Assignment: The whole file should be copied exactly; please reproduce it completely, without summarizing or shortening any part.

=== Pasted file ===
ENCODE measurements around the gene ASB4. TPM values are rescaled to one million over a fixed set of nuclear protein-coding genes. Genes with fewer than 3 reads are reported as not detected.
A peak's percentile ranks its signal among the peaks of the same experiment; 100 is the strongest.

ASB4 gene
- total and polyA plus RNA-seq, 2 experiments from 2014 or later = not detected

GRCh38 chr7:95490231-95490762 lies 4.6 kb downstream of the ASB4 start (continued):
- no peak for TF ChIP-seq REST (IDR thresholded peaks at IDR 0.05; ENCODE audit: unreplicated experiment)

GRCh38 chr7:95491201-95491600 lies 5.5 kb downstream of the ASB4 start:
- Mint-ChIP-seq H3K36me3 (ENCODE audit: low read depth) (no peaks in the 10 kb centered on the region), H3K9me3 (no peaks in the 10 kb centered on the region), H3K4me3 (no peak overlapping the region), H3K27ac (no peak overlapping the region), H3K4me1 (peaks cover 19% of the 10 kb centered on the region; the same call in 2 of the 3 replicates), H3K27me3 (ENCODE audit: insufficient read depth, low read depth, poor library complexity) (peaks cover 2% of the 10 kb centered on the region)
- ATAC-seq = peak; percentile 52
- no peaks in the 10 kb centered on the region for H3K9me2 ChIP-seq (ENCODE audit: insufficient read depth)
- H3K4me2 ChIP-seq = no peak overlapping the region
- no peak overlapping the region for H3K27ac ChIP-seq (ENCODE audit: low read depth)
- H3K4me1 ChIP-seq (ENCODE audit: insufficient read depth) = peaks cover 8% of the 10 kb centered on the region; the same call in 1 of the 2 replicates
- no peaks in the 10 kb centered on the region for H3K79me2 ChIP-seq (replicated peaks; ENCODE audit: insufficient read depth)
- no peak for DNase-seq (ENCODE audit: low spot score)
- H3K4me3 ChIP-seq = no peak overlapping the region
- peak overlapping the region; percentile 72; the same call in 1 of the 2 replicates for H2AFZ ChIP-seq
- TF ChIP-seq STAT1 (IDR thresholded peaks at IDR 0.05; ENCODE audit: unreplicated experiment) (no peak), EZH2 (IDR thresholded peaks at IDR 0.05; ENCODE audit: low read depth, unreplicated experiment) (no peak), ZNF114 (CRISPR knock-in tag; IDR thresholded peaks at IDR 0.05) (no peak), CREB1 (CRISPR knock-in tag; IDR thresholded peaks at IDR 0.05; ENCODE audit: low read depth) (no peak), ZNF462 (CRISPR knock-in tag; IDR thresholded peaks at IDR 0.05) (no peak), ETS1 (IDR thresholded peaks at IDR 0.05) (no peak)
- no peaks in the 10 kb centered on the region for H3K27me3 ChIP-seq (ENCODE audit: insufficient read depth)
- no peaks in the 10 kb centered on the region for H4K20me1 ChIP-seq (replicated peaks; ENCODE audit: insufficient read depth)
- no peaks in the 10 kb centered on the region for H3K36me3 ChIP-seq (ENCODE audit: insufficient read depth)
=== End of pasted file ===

ENCODE measurements around the gene ASB4. TPM values are rescaled to one million over a fixed set of nuclear protein-coding genes. Genes with fewer than 3 reads are reported as not detected.
A peak's percentile ranks its signal among the peaks of the same experiment; 100 is the strongest.

ASB4 gene
- total and polyA plus RNA-seq, 2 experiments from 2014 or later = not detected

GRCh38 chr7:95490231-95490762 lies 4.6 kb downstream of the ASB4 start (continued):
- no peak for TF ChIP-seq REST (IDR thresholded peaks at IDR 0.05; ENCODE audit: unreplicated experiment)

GRCh38 chr7:95491201-95491600 lies 5.5 kb downstream of the ASB4 start:
- Mint-ChIP-seq H3K36me3 (ENCODE audit: low read depth) (no peaks in the 10 kb centered on the region), H3K9me3 (no peaks in the 10 kb centered on the region), H3K4me3 (no peak overlapping the region), H3K27ac (no peak overlapping the region), H3K4me1 (peaks cover 19% of the 10 kb centered on the region; the same call in 2 of the 3 replicates), H3K27me3 (ENCODE audit: insufficient read depth, low read depth, poor library complexity) (peaks cover 2% of the 10 kb centered on the region)
- ATAC-seq = peak; percentile 52
- no peaks in the 10 kb centered on the region for H3K9me2 ChIP-seq (ENCODE audit: insufficient read depth)
- H3K4me2 ChIP-seq = no peak overlapping the region
- no peak overlapping the region for H3K27ac ChIP-seq (ENCODE audit: low read depth)
- H3K4me1 ChIP-seq (ENCODE audit: insufficient read depth) = peaks cover 8% of the 10 kb centered on the region; the same call in 1 of the 2 replicates
- no peaks in the 10 kb centered on the region for H3K79me2 ChIP-seq (replicated peaks; ENCODE audit: insufficient read depth)
- no peak for DNase-seq (ENCODE audit: low spot score)
- H3K4me3 ChIP-seq = no peak overlapping the region
- peak overlapping the region; percentile 72; the same call in 1 of the 2 replicates for H2AFZ ChIP-seq
- TF ChIP-seq STAT1 (IDR thresholded peaks at IDR 0.05; ENCODE audit: unreplicated experiment) (no peak), EZH2 (IDR thresholded peaks at IDR 0.05; ENCODE audit: low read depth, unreplicated experiment) (no peak), ZNF114 (CRISPR knock-in tag; IDR thresholded peaks at IDR 0.05) (no peak), CREB1 (CRISPR knock-in tag; IDR thresholded peaks at IDR 0.05; ENCODE audit: low read depth) (no peak), ZNF462 (CRISPR knock-in tag; IDR thresholded peaks at IDR 0.05) (no peak), ETS1 (IDR thresholded peaks at IDR 0.05) (no peak)
- no peaks in the 10 kb centered on the region for H3K27me3 ChIP-seq (ENCODE audit: insufficient read depth)
- no peaks in the 10 kb centered on the region for H4K20me1 ChIP-seq (replicated peaks; ENCODE audit: insufficient read depth)
- no peaks in the 10 kb centered on the region for H3K36me3 ChIP-seq (ENCODE audit: insufficient read depth)